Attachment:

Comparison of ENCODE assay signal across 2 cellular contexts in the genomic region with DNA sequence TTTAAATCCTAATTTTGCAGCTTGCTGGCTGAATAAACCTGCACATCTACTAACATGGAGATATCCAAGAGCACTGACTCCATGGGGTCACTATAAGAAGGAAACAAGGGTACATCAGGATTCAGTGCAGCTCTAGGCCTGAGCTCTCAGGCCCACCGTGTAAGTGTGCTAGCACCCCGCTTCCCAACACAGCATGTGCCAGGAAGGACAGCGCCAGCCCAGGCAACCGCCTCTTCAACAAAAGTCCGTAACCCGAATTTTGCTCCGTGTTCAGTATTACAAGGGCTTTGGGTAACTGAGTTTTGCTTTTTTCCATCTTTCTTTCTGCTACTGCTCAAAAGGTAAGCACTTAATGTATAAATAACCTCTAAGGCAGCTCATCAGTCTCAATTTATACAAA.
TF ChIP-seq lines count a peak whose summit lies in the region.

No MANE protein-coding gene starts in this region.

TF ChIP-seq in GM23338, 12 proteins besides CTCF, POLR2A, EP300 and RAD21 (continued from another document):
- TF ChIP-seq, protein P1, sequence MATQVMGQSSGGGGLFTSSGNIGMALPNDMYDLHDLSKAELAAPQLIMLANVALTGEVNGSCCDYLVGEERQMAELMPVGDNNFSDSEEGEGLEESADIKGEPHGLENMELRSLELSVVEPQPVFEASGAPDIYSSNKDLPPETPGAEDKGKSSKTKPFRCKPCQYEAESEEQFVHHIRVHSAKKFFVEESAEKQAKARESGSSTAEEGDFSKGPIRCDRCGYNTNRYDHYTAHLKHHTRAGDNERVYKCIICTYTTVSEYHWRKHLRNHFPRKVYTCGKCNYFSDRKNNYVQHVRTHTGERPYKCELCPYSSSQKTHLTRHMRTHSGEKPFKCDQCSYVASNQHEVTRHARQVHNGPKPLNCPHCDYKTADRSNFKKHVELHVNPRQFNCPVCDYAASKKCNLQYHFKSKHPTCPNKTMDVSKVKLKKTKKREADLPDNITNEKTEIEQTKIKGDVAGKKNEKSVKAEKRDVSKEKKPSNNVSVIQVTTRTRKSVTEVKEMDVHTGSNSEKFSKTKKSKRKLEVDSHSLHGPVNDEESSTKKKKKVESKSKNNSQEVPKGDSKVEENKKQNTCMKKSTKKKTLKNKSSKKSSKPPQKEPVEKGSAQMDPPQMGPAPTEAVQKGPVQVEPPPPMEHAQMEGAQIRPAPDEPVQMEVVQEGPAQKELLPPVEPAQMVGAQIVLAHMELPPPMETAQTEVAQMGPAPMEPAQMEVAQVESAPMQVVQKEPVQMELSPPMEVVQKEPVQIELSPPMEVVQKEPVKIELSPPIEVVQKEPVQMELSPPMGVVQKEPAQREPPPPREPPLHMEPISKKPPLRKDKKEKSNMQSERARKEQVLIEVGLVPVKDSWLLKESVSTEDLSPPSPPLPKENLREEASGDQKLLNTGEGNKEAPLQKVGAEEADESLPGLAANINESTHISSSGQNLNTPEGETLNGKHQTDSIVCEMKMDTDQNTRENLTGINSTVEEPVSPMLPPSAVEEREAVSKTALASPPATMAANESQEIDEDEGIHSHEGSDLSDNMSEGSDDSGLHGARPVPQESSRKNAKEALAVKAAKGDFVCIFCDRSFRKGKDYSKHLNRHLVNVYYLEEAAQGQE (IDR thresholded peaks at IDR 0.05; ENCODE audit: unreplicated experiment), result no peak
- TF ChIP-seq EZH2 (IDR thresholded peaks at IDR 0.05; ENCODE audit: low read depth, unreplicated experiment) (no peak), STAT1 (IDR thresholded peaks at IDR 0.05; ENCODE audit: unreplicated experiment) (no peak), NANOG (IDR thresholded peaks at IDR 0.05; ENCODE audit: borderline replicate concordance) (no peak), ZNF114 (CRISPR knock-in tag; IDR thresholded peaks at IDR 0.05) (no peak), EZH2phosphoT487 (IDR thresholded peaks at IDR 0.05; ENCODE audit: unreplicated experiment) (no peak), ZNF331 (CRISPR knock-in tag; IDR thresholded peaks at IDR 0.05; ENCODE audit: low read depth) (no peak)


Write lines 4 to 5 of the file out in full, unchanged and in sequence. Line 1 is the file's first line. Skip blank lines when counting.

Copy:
TF ChIP-seq in GM23338, 12 proteins besides CTCF, POLR2A, EP300 and RAD21 (continued from another document):
- TF ChIP-seq, protein P1, sequence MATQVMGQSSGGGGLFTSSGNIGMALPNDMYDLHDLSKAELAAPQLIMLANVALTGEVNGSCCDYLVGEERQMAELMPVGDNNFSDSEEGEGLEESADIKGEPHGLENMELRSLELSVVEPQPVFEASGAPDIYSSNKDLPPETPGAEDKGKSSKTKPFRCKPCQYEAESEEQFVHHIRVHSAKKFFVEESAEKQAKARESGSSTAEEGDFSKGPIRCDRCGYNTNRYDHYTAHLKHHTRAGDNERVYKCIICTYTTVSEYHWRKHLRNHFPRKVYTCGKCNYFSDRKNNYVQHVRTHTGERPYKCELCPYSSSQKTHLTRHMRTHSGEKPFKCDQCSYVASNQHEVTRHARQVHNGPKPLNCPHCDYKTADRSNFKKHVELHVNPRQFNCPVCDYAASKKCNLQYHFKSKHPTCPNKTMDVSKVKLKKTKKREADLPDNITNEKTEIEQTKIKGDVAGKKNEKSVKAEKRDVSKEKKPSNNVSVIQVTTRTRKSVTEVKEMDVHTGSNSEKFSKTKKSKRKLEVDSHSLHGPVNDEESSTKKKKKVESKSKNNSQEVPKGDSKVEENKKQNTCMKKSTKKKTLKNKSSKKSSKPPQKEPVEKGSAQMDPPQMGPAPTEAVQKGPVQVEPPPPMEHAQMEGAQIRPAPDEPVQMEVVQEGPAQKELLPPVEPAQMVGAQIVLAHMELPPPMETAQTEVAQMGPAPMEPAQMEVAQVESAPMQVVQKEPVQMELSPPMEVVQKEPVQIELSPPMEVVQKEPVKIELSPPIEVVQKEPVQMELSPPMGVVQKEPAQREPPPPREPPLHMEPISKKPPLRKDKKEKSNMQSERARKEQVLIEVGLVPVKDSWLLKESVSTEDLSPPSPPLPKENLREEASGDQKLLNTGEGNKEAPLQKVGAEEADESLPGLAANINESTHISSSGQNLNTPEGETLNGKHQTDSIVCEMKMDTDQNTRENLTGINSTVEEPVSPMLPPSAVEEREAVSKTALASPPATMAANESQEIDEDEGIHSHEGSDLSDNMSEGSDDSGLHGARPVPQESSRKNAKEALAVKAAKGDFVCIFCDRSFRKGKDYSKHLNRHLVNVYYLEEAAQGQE (IDR thresholded peaks at IDR 0.05; ENCODE audit: unreplicated experiment), result no peak